Downtown Orlando Developments

Mama B's Giant Subs owner to sell 2 prominent downtown land corners

Outlined in red is the 0.2-acre parcel owned by the family behind Mama B's Giant Subs. This image faces south, the property lies on the southwest corner of N. Orange Avenue and W. Colonial Drive.

UPDATED: August 24, 2016 4:42 PM — Owners of both Mama B's Giant Subs properties in Downtown Orlando want to retire from the sandwich business, opening up two prominent corner parcels for new retail or redevelopment.

Formally listed for sale in early August with Edward Johnston (working out of Exit Realty Central's downtown office), the properties carry parking challenges, but lie in heavily trafficked gateways to the north and south of downtown.


"In short, they're retiring after a very long time. The family has been in the sandwich business for more than 30 years," Johnston told GrowthSpotter on Wednesday. "They're looking to sell everything, this isn't a sale-leaseback."

Forty-one years, in fact. The late John Adamik moved his family to Orlando in 1973 from Connecticut, and bought the Mama Bartoli's Sub Shop at 692 N. Orange Ave. in 1975, shortening the name to Mama B's Giant Subs.


Located on the southwest corner with Colonial Drive, he and wife Harriet Adamik bought that 0.21-acre parcel in 1977 for $75,000. John died in February 2000, and the business is now run by son Christopher Adamik.

In 1989, the Adamiks paid $195,000 for their second Mama B's location, a 0.35-acre parcel at 1101 S. Orange Ave., which lies just northeast of The Heart Center-Arnold Palmer Hospital and Orlando Regional Medical Center.

The Adamiks are seeking $1.2 million for each site, Johnston said. It's a very aggressive price, valuing the N. Orange parcel at roughly $6 million per acre. Johnston did not say if that desired price includes the business and interior assets.

"The daily traffic estimate on Colonial is 35,000 cars at least, these are two unique pieces with a ton of interest already, from owner-users re-purposing the locations for a restaurant, to investor holdings or medical service," Johnston said. "I don't expect them to be on market for another week."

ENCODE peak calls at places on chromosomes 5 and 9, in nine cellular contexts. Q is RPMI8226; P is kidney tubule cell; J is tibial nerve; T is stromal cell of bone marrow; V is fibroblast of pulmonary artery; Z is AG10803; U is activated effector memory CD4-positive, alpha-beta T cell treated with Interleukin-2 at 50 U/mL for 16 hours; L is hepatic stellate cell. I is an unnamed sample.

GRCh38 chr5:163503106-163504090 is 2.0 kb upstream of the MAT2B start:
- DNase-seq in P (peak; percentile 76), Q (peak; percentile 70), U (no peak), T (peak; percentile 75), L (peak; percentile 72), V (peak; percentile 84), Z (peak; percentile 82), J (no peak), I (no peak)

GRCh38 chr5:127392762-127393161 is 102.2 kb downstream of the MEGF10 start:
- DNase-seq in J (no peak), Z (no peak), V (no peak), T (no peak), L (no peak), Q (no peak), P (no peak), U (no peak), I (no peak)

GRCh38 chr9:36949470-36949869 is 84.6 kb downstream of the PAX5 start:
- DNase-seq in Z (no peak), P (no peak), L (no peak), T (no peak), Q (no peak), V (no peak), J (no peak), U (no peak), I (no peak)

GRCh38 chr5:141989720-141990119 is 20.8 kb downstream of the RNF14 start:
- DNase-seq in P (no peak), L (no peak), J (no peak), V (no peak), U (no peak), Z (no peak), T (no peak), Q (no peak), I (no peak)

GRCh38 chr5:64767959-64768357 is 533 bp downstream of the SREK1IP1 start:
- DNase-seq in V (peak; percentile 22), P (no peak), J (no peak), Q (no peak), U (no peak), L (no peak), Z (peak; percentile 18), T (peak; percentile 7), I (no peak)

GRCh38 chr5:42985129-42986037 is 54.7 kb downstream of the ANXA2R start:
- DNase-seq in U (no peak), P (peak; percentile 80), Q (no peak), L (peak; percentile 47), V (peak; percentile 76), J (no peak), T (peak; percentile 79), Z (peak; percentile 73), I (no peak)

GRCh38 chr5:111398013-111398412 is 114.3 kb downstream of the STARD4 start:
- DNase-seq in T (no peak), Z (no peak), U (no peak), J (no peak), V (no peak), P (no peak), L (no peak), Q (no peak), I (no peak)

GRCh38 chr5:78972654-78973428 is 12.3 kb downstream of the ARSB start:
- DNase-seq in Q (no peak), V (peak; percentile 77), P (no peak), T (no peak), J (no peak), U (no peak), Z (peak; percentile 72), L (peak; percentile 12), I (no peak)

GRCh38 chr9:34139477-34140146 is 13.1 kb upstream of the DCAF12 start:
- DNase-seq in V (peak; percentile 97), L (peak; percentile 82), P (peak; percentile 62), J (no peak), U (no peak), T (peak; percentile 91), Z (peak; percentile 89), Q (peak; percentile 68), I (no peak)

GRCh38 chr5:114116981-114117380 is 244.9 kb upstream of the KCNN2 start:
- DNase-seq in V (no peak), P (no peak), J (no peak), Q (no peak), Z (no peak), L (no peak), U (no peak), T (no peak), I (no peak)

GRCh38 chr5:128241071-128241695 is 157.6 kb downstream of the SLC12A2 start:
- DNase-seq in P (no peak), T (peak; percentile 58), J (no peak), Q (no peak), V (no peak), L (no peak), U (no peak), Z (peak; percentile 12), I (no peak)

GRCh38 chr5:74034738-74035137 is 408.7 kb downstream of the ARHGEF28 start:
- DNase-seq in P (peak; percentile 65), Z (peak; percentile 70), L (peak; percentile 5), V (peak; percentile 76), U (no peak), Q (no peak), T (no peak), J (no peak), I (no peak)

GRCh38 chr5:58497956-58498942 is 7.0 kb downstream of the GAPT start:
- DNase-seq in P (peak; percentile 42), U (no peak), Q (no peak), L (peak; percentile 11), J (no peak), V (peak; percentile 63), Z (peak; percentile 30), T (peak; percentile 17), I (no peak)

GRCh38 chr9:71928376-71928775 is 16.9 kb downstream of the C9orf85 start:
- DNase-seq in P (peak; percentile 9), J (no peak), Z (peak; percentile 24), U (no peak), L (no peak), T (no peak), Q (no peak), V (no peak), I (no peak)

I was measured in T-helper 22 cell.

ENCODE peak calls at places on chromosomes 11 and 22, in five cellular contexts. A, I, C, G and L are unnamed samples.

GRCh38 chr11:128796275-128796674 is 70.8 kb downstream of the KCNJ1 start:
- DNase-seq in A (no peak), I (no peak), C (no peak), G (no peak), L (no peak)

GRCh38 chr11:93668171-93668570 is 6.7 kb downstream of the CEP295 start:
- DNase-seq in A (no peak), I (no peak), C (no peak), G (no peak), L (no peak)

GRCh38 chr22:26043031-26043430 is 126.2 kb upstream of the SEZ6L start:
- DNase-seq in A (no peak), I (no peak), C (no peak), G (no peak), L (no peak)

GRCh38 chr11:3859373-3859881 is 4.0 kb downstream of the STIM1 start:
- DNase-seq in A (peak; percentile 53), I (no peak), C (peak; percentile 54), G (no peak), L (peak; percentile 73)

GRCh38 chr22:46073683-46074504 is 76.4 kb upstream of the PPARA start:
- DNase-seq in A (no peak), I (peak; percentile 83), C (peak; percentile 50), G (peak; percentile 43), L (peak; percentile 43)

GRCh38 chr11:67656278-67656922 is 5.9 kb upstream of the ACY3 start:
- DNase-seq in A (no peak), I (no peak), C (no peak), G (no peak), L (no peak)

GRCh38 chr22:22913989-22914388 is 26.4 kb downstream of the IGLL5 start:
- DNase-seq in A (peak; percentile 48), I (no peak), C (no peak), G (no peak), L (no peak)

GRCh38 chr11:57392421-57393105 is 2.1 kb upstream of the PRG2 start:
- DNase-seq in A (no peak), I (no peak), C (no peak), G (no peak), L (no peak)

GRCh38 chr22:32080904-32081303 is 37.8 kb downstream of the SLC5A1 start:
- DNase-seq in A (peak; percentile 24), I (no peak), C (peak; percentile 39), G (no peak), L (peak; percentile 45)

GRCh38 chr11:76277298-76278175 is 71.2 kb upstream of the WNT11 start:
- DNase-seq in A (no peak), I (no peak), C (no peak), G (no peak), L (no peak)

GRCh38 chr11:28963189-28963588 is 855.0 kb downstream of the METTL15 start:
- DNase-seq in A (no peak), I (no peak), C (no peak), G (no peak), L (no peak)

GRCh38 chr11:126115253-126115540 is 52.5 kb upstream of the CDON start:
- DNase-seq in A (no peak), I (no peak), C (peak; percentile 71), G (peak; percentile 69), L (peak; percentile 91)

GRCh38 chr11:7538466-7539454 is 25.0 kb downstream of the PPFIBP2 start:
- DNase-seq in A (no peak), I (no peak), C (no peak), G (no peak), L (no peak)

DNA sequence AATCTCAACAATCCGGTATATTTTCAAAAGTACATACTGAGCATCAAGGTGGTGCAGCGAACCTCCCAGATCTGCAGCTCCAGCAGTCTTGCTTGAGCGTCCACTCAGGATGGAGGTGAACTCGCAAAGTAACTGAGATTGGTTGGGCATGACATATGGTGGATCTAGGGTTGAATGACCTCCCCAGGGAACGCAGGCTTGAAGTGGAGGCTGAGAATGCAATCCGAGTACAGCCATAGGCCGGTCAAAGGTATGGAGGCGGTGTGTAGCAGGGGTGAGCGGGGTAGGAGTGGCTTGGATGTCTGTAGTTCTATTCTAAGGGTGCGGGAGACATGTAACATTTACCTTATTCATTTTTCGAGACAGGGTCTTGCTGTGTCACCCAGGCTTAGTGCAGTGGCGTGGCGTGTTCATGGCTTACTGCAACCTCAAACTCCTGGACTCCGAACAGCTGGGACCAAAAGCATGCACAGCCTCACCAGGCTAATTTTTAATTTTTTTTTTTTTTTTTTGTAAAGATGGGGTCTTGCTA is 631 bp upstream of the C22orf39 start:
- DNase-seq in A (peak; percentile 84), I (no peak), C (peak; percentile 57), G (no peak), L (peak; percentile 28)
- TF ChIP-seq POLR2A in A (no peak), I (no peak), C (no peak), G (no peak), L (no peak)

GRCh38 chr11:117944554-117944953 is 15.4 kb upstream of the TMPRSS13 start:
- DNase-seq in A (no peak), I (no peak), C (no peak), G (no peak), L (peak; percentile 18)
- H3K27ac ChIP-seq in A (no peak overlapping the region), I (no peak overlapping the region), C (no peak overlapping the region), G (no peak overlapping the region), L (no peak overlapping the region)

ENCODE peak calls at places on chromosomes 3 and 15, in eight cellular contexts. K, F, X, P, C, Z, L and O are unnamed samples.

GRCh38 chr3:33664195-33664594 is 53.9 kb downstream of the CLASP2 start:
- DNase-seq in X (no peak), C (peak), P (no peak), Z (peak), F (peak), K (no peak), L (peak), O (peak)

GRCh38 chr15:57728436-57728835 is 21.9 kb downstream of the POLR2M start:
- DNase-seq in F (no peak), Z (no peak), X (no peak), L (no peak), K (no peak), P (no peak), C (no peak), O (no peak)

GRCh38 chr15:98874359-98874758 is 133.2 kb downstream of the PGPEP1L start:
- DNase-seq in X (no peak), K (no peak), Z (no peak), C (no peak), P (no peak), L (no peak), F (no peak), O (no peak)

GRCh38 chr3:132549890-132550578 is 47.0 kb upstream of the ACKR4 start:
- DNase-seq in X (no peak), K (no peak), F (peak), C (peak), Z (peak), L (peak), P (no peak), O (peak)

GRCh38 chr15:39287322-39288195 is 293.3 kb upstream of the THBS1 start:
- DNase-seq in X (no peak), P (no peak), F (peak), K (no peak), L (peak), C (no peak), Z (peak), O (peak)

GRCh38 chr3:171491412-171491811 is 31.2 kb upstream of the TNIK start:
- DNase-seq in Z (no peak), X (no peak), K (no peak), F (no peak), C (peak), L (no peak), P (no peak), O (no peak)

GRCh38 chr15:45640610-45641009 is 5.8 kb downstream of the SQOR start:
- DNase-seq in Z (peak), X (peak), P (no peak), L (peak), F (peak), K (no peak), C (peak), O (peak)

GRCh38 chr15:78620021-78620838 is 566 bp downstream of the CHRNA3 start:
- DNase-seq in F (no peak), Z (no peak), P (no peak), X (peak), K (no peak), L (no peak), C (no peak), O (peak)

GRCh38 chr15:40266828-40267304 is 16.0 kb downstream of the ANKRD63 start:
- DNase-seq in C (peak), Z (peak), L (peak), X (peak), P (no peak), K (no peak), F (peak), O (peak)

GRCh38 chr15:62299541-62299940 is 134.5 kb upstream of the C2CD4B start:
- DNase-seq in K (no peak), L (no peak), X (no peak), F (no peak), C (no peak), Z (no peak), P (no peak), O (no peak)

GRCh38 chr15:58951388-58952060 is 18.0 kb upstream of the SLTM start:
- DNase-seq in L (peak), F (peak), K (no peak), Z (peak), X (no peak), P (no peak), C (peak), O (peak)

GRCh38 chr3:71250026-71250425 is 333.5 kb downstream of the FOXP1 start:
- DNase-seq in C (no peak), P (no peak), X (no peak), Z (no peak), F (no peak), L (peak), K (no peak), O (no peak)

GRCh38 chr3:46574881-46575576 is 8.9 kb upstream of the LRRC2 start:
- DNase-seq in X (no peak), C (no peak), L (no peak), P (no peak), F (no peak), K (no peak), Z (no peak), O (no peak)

Both restaurant buildings are between 1,800 and 2,100 square feet, though each have about 20 parking spaces.

Redevelopment of the sites could go vertical, but would require investing in an automated parking system. Common today around the world in large urban office and condo development, these typically have motorists stop their car on a garage platform, with a robotic system that lifts and places the vehicle in a vertical storage space.

The most logical suitor for the 0.21-acre N. Orange property may be Ustler Development, which co-owns the Residence Inn Orlando Downtown that opened last year. It was built around the Mama B's parcel in 2014, after brief negotiations to buy the site years earlier had failed.

Developer Craig Ustler said Wednesday his group was approached by the Adamiks earlier this month about reopening negotiations, but he's not interested.


The Residence Inn has outperformed expectations in its first year, Ustler said, and has more cars per room using its parking garage than he and co-owner Pinnacle Hotel Management originally estimated. 

That lack of parking is one reason they and Demetree Real Estate Services have not been able lease the building's 4,000-square-foot restaurant space, which fronts W. Colonial directly west of Mama B's. There wouldn't be enough parking at night to serve a restaurant and full hotel, Ustler said.

They've remarketed the space in recent weeks for office, and drawn interest from the creative media business community, he added. Ustler and Pinnacle are now negotiating with a few prospective office tenants, with one likely to take all 4,000 square feet.

The challenges with future retail use on the Mama B's N. Orange site is that it's dwarfed by the hotel, has extremely limited parking and tight ingress/egress, said Cindy Schooler, senior vice president with SRS Real Estate Partners.

If Ustler and Pinnacle could wait out the Adamiks for a lower price, the 0.21 acres could be converted completely to surface parking of 25-30 spaces, providing the parking solution needed for a restaurant in the hotel building's vacant space, Schooler said.

"As an urban planning guy and also given city codes and design vision, we are not into surface parking lots, especially at signature locations, so we would not be interested in it just for parking," Ustler said. "I never say never, but we are not a potential buyer at anywhere close to $1.2 million."


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